To prevent a stroke, it’s extremely important that a narrowing carotid artery is detected and treated in an early stage. However, this narrowing often isn’t paired with complaints and therefore a timely diagnoses is difficult. Eindhoven University of Technology and the Catharina Hospital develop a photoacoustic technique – best to be compared with ultrasound – to show the narrowing quickly and accurately. Biomedical engineer and postdoc Min Wu, associate professor Richard Lopata and vascular surgeon and Professor Marc van Sambeek received a donation of 910,000 euros for this purpose from the Jaap Schouten Foundation.
The researchers aim to develop an ultrasound system with a higher image quality that doesn’t just improve the image of the narrowing (stenosis) of the carotid artery, but also determines its composition with the help of photoacoustics. With this information, the clinician can determine whether there is a risk of a cerebral infarction if the stenosis ruptures.
Light Shed On Content Carotid Artery
Ultrasound images are created with ultrasonic sound waves. Photoacoustics is a relatively new technique in which light is emitted. Depending on the wavelength (=’color’), the light is absorbed by specific tissues and not by others. If the light is absorbed, an ultrasonic soundwave arises that can be received by an ultrasound system. The image will show from which type of tissues the narrowing is made up.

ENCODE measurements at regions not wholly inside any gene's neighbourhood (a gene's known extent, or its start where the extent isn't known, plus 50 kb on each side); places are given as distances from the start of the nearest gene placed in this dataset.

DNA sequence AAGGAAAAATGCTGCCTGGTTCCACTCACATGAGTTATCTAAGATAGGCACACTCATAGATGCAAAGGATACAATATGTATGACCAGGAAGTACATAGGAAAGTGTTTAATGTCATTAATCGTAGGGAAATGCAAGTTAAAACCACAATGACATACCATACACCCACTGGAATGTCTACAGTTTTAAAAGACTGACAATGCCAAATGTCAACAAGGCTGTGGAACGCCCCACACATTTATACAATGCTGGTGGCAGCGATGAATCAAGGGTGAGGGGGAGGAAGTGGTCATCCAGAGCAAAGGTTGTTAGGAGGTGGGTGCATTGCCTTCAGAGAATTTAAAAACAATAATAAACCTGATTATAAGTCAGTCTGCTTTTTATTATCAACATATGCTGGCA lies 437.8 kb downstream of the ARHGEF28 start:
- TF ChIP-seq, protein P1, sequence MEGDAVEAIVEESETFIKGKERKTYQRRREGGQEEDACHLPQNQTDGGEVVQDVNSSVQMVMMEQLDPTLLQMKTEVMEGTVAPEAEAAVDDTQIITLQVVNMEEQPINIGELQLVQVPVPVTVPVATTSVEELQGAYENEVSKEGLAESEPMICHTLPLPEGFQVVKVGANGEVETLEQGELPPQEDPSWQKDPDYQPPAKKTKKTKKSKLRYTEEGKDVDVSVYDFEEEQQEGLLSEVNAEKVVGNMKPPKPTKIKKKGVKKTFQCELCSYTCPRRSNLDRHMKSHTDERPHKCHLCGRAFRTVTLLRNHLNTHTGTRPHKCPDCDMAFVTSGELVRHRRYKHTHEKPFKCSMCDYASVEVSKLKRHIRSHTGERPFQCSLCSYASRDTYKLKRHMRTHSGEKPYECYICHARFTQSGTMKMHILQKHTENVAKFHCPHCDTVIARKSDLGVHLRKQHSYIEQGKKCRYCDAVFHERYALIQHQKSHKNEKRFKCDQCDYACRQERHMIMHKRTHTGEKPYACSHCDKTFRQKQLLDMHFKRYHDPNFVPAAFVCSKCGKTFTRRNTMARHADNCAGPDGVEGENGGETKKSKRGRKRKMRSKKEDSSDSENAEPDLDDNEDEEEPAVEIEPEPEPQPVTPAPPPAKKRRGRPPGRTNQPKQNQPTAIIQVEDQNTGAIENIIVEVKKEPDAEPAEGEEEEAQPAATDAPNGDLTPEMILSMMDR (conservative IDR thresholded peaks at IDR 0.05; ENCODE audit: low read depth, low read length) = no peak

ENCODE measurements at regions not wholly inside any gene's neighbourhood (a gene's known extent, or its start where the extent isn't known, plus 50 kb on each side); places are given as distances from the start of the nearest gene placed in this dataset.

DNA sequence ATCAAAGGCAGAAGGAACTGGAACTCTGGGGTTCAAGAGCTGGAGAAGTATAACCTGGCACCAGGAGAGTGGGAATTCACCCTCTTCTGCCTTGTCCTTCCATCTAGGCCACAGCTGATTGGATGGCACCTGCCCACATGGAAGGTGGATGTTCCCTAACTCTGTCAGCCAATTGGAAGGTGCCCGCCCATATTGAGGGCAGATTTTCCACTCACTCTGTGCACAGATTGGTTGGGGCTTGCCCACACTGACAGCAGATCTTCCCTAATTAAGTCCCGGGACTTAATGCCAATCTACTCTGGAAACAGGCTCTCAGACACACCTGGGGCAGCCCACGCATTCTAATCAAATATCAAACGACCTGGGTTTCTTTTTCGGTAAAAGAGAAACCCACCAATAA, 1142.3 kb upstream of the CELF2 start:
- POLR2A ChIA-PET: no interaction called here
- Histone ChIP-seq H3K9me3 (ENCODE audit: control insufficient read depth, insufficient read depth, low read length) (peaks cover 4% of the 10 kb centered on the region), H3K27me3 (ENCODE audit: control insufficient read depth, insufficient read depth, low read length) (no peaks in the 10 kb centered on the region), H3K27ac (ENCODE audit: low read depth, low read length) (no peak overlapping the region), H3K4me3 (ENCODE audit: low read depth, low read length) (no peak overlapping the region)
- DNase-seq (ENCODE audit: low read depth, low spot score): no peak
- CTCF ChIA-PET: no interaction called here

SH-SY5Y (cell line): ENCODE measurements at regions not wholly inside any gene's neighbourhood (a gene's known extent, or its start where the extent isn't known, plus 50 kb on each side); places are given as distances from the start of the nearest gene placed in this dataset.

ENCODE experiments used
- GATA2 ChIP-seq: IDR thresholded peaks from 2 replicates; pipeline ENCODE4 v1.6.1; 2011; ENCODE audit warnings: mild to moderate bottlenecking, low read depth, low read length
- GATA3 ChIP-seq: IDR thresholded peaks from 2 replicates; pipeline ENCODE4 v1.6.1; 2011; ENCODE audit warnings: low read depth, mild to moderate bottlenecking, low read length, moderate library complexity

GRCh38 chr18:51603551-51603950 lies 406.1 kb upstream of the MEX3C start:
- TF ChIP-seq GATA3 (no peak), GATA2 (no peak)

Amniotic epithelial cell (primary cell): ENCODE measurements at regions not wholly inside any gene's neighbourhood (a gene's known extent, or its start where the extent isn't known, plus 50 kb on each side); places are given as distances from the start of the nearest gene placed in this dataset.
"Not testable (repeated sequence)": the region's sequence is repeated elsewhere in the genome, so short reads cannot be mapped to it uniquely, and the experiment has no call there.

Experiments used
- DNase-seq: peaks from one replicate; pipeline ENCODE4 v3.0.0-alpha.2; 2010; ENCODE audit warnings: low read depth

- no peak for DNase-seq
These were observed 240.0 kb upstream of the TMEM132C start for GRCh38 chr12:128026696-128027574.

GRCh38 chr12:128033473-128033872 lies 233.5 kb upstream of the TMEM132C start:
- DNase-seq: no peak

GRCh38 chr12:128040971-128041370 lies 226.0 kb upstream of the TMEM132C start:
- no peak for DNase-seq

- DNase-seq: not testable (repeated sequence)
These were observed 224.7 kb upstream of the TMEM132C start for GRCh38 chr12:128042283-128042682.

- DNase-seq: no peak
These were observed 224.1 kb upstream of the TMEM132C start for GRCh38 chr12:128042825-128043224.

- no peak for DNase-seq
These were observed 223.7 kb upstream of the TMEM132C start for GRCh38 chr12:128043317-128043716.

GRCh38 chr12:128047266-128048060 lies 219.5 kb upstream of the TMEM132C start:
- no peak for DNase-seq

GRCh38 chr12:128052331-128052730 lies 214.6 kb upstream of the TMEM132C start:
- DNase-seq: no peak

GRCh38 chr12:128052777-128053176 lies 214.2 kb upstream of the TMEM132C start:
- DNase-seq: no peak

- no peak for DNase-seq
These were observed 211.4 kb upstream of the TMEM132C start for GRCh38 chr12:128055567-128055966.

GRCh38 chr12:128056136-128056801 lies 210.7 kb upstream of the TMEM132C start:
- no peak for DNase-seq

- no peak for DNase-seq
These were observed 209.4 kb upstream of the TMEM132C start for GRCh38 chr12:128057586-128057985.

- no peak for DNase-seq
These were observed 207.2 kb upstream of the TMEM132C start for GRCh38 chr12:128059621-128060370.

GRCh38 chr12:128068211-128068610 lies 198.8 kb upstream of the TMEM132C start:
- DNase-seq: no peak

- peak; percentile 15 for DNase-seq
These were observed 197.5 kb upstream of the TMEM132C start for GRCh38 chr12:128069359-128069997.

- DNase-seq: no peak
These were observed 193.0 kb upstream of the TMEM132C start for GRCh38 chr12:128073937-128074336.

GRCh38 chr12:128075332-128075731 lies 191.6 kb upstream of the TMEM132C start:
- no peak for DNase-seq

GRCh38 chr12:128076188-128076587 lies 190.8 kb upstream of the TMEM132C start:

They will accomplish this by combining a high-end laser system with large pulse energy and bandwidth (400-2000 nm) with the newest generation of flexible ultrasound probes. The flexible probe in this system illuminates the neck from multiple sides with light as well as sound, what should improve the image quality and penetration depth.
If this works, the researchers want to apply the ultrasound system on healthy volunteers and patients with a stenosis in the carotid artery. To this purpose, they will ask for permission as soon as al safety measures are completed.
With the donation, a postdoc, two PhD candidates and a technical assistant will be hired. The Jaap Schouten Foundation encourages medical scientific research with financial support. The foundation focusses on research into cardiovascular diseases, osteoporosis and urological disorders.